To: Ma Jun
From: Eric H. Williams
Date: October 4,2001
Re: Bauxite and Magnesite
Dear Ma Jun,
North American Refractory is a subsidiary company of Harbinson Walker, the largest refractory line of products for the US Steel Co. and North American Steel. 65percent of the refractory products purchased comes from North American Minerals who imports about 800,000 Mtof both the bauxite and the magnesite from all over the world.
So far I don’t see any possibility of switching from the extant supply to you unless some blue moom happens. The following is the widely held view from the local refractory users over China. I emailed them to you for you reference.
Although China has installed, sometimes with foreign joint venture capital, efficient modern equipment and systems in major mined materials such as coal, refractory raw materials in China are often mined and processed in a relative rudimentary fashion. Other than broadly outlining probable substantial reserve areas, there is minimum formal esploration that would provide the proper technology based for planning and implementing a meaningful mining program. This particularly impedes the large-scale selective mining of specific grades of Chinese refractory grade bauxite, such as those with high density and low alkalis. Nevertheless, and as noted above, the magnesite producing systems in China are relatively advanced and significantly both quality and cost effective. Much of the mining of refractory grade materials is performed by residents of the local community, who frequently also tend farms and mine with little direct supervision and often with little mechanical equipment. This situation directly affects uniformity of refractory raw material shipments, in general, and specifically, for bauxite.
The rudimentary natriral-draft shaft kilns, which have traditionally produced the bulk of Chinese refractory grade bauxite and magnesite, continue to do a reasonably satisfactory job. A general lack of temperature controls and properly separated feed grades, makes the uniform supply of suitable material more difficult. The proliferation of old and new antique “round kilns” confuses and complicates the supply picture on bauxite.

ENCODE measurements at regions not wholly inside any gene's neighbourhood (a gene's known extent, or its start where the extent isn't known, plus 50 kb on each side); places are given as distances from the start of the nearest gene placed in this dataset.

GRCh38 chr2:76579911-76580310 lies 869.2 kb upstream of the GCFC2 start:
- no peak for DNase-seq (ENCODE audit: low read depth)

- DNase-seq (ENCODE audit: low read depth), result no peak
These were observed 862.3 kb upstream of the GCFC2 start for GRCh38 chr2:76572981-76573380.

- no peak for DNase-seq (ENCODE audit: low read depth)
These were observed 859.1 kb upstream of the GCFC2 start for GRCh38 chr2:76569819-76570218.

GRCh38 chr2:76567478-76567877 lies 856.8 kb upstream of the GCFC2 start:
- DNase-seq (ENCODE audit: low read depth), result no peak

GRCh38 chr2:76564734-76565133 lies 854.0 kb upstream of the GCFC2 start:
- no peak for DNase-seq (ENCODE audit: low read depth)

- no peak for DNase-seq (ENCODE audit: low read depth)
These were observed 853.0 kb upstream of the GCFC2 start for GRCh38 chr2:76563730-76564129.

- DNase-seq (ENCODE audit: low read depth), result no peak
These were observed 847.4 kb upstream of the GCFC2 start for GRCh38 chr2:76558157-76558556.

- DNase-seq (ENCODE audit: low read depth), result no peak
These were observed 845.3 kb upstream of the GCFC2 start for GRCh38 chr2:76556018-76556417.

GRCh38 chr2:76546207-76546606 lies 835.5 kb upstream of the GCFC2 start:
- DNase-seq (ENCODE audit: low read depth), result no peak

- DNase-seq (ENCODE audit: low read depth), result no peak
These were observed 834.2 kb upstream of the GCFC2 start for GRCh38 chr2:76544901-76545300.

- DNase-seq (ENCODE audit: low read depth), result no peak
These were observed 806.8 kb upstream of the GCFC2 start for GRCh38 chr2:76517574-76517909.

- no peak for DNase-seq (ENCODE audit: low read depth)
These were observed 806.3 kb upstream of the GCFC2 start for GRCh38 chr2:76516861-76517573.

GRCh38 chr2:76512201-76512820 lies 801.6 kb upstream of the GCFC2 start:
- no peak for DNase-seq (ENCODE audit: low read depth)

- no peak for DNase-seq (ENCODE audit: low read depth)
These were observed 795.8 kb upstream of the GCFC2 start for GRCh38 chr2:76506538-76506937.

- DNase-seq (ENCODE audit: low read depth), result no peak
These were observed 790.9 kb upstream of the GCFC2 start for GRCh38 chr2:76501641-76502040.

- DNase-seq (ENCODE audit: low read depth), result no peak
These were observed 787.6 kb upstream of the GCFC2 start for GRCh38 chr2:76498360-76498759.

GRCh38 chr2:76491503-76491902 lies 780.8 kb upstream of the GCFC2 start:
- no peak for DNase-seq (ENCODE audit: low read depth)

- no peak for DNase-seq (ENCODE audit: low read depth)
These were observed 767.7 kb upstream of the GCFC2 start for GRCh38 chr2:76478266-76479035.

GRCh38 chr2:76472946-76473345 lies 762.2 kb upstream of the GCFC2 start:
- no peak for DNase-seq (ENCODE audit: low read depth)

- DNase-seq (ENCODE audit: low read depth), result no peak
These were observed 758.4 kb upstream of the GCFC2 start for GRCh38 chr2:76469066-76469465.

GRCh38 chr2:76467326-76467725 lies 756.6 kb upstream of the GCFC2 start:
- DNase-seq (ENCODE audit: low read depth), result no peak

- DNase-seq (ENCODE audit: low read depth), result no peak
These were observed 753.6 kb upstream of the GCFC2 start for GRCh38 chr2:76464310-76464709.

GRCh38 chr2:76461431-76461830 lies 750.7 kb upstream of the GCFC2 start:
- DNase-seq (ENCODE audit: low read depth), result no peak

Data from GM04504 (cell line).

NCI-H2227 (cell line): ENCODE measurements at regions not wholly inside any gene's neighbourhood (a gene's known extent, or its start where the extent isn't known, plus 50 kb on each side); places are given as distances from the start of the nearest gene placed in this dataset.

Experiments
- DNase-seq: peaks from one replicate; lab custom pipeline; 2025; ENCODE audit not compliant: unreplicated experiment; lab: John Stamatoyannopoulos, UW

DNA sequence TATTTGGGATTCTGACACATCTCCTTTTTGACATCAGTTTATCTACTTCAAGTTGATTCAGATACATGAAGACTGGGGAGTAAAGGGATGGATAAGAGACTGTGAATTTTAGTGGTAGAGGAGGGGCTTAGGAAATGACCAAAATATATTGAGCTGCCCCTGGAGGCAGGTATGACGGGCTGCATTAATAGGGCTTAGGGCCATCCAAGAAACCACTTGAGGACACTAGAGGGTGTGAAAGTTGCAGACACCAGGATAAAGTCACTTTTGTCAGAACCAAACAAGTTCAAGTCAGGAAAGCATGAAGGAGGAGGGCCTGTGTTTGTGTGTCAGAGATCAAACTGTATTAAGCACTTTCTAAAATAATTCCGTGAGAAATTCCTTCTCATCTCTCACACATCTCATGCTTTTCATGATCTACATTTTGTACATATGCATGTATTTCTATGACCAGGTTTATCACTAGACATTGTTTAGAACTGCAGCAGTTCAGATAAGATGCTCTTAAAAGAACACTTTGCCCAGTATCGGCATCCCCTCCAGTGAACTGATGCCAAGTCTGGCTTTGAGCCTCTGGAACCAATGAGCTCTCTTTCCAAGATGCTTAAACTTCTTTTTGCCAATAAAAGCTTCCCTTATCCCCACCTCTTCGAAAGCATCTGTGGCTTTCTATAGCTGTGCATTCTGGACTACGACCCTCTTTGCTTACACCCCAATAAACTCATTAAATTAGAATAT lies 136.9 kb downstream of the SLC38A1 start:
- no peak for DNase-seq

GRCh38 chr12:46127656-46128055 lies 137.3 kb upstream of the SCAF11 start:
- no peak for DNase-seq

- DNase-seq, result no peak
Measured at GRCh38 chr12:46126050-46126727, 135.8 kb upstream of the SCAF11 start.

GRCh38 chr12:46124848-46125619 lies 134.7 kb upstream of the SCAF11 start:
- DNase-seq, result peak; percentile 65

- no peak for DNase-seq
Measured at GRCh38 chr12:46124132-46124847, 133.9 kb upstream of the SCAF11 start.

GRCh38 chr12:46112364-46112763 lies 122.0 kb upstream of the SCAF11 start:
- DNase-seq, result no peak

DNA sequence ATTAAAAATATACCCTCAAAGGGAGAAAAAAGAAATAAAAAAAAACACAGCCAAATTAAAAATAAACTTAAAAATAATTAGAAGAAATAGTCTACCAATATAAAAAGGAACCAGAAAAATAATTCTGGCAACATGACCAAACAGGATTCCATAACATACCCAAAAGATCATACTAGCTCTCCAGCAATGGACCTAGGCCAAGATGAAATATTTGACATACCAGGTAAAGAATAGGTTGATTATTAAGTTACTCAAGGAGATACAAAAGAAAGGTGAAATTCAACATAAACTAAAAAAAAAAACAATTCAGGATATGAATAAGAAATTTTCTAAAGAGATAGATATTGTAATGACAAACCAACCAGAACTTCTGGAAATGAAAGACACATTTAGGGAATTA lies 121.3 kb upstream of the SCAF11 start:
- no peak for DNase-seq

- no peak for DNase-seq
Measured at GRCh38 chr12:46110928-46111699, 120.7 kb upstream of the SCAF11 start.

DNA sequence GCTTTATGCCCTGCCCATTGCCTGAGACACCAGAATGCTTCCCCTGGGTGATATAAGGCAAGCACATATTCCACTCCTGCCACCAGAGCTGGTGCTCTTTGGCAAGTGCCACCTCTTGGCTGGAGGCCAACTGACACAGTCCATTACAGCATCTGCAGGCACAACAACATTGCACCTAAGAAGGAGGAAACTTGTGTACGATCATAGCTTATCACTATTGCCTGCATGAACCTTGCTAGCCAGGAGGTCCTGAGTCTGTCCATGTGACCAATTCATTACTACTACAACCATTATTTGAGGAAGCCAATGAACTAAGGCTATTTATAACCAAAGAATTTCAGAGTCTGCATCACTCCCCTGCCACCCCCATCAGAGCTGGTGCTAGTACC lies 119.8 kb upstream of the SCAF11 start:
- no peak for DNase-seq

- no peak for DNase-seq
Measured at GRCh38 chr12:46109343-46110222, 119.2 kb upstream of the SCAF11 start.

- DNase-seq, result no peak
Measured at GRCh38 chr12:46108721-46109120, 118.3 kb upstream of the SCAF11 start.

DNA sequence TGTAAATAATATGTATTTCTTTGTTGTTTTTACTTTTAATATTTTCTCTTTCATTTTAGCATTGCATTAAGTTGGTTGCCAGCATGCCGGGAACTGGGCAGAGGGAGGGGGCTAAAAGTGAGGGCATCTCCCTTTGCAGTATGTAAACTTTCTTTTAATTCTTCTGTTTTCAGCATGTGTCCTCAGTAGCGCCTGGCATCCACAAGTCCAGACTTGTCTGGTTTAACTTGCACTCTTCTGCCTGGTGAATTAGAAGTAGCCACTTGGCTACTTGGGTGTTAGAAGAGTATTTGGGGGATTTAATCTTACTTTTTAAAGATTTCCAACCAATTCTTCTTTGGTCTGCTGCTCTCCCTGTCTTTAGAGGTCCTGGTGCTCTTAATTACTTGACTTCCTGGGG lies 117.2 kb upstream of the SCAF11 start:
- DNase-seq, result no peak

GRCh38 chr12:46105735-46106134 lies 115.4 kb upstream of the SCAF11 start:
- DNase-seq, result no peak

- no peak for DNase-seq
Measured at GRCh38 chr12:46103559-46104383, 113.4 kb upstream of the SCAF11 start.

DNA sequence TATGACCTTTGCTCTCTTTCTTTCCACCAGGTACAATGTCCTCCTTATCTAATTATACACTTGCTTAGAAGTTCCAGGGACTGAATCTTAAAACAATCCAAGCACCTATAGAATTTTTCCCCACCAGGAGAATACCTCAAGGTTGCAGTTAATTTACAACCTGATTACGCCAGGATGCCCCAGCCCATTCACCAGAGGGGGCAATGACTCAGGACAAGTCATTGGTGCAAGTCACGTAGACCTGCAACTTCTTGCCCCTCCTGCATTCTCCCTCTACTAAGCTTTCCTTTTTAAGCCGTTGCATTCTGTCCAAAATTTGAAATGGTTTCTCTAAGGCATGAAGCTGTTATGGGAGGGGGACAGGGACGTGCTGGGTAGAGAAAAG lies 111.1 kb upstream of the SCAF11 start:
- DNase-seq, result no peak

A more predicable supply of uniformly burned bauxite and magnesite is produced from a limited number of small rotary kilns. Rotary kilns presently produce an estimated thirty percent of the total China’s refractory graduce and twenty percent of the dead-burned magnesite.
Despite the existence of a considerable amount of road and railroad, the timely and proper shipment of materials in China from the provincial plants to the ocean shipping ports is frequently comised by the lack of sufficient facilities. Although China has an on-going program to implement expansion projects in transportation systems in specific areas, the situation will probably get worse before it gets better.
A primary consequence of the transportation inadequacies is the difficulty in obtaining not just covered railcars, but any railcars at all. This makes it difficult to then meet ship-loading schedule. Arbitrary material priorities are informally established by local shippers and railroad officials, with refractory raw materials not always being handled with high priority.
All refractory raw materials need to be kept contamination and moisture free. After burning, most materials in China are usually processed with local shipment under open conditions, exposed to the elements. Even if bulk shipments of calcined bauxite and dead-burned magnesite do arrive dry at the Chinese shipping port, there are limited roofed storage facilities to protect the materials prior to vessel loading.
Given the size of China, it is obvious that seasonal changes can be very different between the Northen and the Southern areas. There are essentially two “rainy seasons” in each area: January-March (heavy snow in 2001) and June-August for the North, and April-October for the South. Any attempts to program vessel loading during the “dry season” are often ineffective.
Proper outsourcing of a mineral raw material requires suitable testing at specfic stages of the process. Minimum testing facilities exist in China at the mine or burning centers. Sampling and testing are done at the ports by the ofrficial Chinese government laboratory, China Commodities Research Board, which is deemee as a corrupting government agency, but there is no formal recourse to independent surveyors. Prior to formal testing at foreign discharge ports, questions frequently arise concerning the true chemical and physical characteristics of a shipment.
Ocean freight from China has been generally competitive and relatively easy to obtain during the past ten years, particularly to the US and Europe.
Please comment the above.
Eric H. WilliamsPurchasing Manager
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